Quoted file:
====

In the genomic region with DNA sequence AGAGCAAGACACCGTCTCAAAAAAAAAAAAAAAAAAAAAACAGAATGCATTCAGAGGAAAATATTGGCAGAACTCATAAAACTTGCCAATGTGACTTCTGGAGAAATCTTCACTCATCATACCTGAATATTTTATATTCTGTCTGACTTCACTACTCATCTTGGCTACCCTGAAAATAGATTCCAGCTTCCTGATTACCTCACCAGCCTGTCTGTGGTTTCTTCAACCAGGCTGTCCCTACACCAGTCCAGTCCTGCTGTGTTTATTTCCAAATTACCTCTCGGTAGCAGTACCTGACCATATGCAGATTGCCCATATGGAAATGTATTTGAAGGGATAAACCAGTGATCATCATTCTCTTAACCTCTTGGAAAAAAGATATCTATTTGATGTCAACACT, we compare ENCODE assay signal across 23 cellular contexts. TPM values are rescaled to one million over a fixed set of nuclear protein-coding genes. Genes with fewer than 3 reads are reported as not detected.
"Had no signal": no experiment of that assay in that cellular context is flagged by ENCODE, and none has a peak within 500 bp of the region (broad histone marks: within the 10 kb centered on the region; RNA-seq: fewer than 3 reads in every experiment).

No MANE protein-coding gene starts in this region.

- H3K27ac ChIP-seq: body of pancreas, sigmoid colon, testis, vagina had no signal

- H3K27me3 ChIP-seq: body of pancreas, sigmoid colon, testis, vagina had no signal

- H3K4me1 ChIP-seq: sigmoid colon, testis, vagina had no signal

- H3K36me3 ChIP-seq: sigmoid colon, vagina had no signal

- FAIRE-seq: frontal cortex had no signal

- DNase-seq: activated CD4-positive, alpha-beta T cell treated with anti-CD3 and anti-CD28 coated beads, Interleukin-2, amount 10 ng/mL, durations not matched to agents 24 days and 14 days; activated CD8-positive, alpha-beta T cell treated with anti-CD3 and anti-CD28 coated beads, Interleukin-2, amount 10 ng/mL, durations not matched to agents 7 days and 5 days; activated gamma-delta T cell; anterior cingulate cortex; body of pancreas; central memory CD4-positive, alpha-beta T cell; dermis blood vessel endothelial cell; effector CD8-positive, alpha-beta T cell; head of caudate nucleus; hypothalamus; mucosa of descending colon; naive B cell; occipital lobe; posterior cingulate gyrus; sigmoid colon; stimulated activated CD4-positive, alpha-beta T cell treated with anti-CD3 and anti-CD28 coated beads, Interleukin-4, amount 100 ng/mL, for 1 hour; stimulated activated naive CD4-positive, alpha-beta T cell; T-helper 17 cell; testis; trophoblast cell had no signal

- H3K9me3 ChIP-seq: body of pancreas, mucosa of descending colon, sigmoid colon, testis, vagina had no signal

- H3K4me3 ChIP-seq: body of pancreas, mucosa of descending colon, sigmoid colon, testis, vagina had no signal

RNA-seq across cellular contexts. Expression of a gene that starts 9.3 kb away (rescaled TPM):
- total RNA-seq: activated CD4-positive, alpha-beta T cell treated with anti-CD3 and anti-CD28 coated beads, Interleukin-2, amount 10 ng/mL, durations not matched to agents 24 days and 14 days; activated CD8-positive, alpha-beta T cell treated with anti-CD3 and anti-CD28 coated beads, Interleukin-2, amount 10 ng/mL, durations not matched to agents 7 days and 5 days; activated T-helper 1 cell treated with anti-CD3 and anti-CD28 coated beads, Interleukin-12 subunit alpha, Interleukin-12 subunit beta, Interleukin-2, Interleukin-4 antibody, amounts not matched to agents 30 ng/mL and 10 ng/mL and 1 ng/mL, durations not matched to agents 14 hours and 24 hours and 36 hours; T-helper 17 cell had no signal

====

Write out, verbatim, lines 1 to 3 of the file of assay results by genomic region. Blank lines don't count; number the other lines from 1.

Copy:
In the genomic region with DNA sequence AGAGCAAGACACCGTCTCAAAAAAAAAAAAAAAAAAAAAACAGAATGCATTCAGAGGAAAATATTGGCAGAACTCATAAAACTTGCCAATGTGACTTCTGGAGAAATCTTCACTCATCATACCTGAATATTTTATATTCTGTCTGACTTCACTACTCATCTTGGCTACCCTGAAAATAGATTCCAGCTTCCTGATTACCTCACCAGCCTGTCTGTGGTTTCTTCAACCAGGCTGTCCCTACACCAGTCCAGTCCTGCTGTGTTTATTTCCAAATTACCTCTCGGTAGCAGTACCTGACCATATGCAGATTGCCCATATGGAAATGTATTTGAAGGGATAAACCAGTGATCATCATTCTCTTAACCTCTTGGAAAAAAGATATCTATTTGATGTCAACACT, we compare ENCODE assay signal across 23 cellular contexts. TPM values are rescaled to one million over a fixed set of nuclear protein-coding genes. Genes with fewer than 3 reads are reported as not detected.
"Had no signal": no experiment of that assay in that cellular context is flagged by ENCODE, and none has a peak within 500 bp of the region (broad histone marks: within the 10 kb centered on the region; RNA-seq: fewer than 3 reads in every experiment).

No MANE protein-coding gene starts in this region.